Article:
I am reading Jech's Axiom of Choice, and there is this exercise: chapter 2 Problem 19:

Show that the Hahn-Banach Theorem follows from the Prime Ideal Theorem.

I came up with a (possibly wrong) proof, and my idea is essentially to mimic the proof of the implication "Prime Ideal Theorem $\implies$ Consistency Principle for Binary Mess" (the proof of this implication is in Jech's book chapter 2). Because I am a novice in this field, I really am not sure whether or not I am missing something, so I would really appreciate if you can point out if I am missing something.

Let $V$ be a real vector space and $X\subset V$ be a subspace. Let $p$ be a sublinear functional on $V$ and let $f$ be a linear functional on $X$ such that $f(x)\leq p(x)$ for all $x\in X$. Using Ultra Filter Theorem (which is equivalent to the Prime Ideal Theorem) we will show that there is a linear functional $F$ on $V$ such that $F(x)\leq p(x)$ for all $x\in V$ and $F\restriction_X=f$. We will use this lemma without proof (proof can be found at page 158 Folland):

Lemma A: For every $x\in V$, there is a linear functional $g$ on $X+\mathbb{R}x$ extending $f$ with $g(y)\leq p(y)$ for all $y\in X+\mathbb{R}x$.

Let $I$ be the set of all finite dimensional subspaces of $V$. Let $$M:=\{g:g\text{ is a linear functional on some }P\in I\text{ compatible with }f\text{ and }g(x)\leq p(x)\text{ for all }x\in P\}$$ From Lemma A, for each $P\in I$, there is some $g\in M$ with $\text{dom}(g)=P$. For each $P\in I$, let $M_P$ denote the set of all $g\in M$ such that $\text{dom}(g)=P$. We take $Z$ be the set of all functions $z$ such that:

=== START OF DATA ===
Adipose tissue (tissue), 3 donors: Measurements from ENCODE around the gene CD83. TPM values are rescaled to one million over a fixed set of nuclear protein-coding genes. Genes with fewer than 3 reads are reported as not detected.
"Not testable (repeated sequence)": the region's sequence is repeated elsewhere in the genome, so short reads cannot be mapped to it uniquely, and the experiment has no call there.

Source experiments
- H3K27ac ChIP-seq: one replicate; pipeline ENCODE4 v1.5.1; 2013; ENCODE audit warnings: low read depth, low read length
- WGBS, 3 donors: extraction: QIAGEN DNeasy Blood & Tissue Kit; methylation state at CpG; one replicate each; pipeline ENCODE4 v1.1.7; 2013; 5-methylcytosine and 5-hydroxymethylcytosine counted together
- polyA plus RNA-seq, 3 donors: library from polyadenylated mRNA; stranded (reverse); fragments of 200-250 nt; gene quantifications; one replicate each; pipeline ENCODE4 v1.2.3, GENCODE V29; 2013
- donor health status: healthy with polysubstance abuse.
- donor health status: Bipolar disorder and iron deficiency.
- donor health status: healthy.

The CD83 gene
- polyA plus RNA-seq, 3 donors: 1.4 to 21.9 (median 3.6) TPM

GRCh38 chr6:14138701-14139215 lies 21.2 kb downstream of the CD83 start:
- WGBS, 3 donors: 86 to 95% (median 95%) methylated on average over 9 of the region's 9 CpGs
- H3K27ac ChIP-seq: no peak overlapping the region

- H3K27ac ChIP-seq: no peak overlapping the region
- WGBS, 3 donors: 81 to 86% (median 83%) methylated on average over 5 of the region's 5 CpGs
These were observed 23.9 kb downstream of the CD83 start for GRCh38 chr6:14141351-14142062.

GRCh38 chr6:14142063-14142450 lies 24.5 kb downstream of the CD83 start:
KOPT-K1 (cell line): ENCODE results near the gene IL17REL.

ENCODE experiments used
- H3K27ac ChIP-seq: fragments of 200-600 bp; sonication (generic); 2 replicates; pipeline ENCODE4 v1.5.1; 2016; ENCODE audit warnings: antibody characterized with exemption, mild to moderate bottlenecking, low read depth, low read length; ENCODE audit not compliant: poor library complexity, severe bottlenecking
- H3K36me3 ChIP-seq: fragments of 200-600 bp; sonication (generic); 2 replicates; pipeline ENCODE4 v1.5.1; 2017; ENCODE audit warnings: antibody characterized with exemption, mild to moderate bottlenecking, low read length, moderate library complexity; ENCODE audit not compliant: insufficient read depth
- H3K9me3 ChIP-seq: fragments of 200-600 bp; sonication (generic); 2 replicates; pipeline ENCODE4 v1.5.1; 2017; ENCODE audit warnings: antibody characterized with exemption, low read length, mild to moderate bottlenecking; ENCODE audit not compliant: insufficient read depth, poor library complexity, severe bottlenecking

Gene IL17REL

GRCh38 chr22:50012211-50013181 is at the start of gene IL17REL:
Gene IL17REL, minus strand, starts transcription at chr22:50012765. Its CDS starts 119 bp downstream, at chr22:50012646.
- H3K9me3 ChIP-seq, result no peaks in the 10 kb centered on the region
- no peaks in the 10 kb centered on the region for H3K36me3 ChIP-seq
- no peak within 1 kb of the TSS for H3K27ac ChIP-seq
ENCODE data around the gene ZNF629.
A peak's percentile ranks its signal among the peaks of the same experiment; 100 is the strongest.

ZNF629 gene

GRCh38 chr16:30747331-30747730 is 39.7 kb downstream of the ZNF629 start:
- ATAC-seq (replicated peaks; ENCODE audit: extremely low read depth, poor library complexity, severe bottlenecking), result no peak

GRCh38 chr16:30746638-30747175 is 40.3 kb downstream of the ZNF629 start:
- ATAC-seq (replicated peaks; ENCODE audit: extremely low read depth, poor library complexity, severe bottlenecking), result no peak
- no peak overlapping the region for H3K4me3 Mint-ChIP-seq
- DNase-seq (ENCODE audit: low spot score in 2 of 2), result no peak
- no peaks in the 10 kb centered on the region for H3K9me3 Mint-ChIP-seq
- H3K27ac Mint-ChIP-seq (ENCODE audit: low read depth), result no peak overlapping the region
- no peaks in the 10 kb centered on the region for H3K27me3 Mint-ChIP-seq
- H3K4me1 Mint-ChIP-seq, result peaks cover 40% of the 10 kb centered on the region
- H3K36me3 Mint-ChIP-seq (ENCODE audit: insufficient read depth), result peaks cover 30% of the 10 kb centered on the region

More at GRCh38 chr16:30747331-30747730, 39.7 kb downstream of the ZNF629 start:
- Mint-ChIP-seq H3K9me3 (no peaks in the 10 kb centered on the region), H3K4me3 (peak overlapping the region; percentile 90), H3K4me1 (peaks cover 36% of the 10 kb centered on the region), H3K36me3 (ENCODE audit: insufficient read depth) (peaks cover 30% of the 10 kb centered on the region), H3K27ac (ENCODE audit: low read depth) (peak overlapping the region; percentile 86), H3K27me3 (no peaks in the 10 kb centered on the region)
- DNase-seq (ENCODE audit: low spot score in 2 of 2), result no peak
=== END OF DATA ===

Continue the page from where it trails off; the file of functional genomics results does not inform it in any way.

a) $\text{dom}(z)\subset I$;

b) $z(P)\in M_P$ for each $P\in \text{dom}(z)$;

c) for any $P,Q\in \text{dom}(z)$, the functions $g_1=z(P)$ and $g_2=z(Q)$ are compatible.

Let $\mathbb{F}$ be the filter over $Z$ generated by the sets $$N_P=\{z\in Z:P\in \text{dom}(z)\}$$ $N_P$'s indeed do generate a filter over $Z$ because for $P_1,...,P_n\in I$, we know $N_{P_1}\cap \cdots\cap N_{P_n}$ is non-empty, as $P_1+\cdots+P_n$ is still a finite dimensional subspace of $V$, and hence there is some linear functional $g$ on $P_1+\cdots+P_n$ such that is compatible with $f$ and $g(x)\leq p(x)$ for all $x\in P_1+\cdots+P_n$. Then $z:=\{(P_i\to g\restriction_{P_i}):1\leq i\leq n\}$ is inside $N_{P_1}\cap\cdots\cap N_{P_n}$.

By the Ultra Filter Theorem, we may let $U$ be an ultra filter over $Z$ that extends $\mathbb{F}$. Now, fix $P\in I$. For each $g\in M_P$, denote $O_g:=\{z\in Z:z(P)=g\}$. Then note that $N_P=\bigcup_{g\in M_P}O_g$ and that $O_g$'s are pair-wise disjoint. Also, each $O_g$ is non-empty. So from the fact that $U$ is an ultra filter, there exists a unique $g\in M_P$ such that $O_g\in U$. Hence, for an arbitrary $P\in I$, we found a unique choice of a linear functional (which we denote by) $g_P$ defined on $P\subset V$.

We claim that $g_P$'s for $P\in I$ are pair-wise compatible. For $P,Q\in I$, we know $O_{g_P},O_{g_Q}\in U$. Hence, $O_{g_P}\cap O_{g_Q}\neq\emptyset$. This means $g_P$ and $g_Q$ are compatible. Now, if we take $F:=\bigcup_{P\in I}g_P$, then $F$ is the desired linear functional on $V$.

Thank you in advance for any help!

  • $\begingroup$ Are you saying that since $N_P\in U$ and $N_P=\bigcup_{g\in M_P}O_g$, one of $O_g$ has to be in $U$? Why is that true since $M_P$ is infinite? $\endgroup$ Feb 5, 2023 at 2:54
  • $\begingroup$ I think your point may be a crucial problem in my proof. Do you mean it is possible that $O_g^c\in U$ for all $g\in M_P$? $\endgroup$ Feb 5, 2023 at 3:49
  • $\begingroup$ @newaccount Yes, that was what I thought, but I think you are right. I am trying to look for a way to fix this issue now. $\endgroup$ Feb 5, 2023 at 3:56


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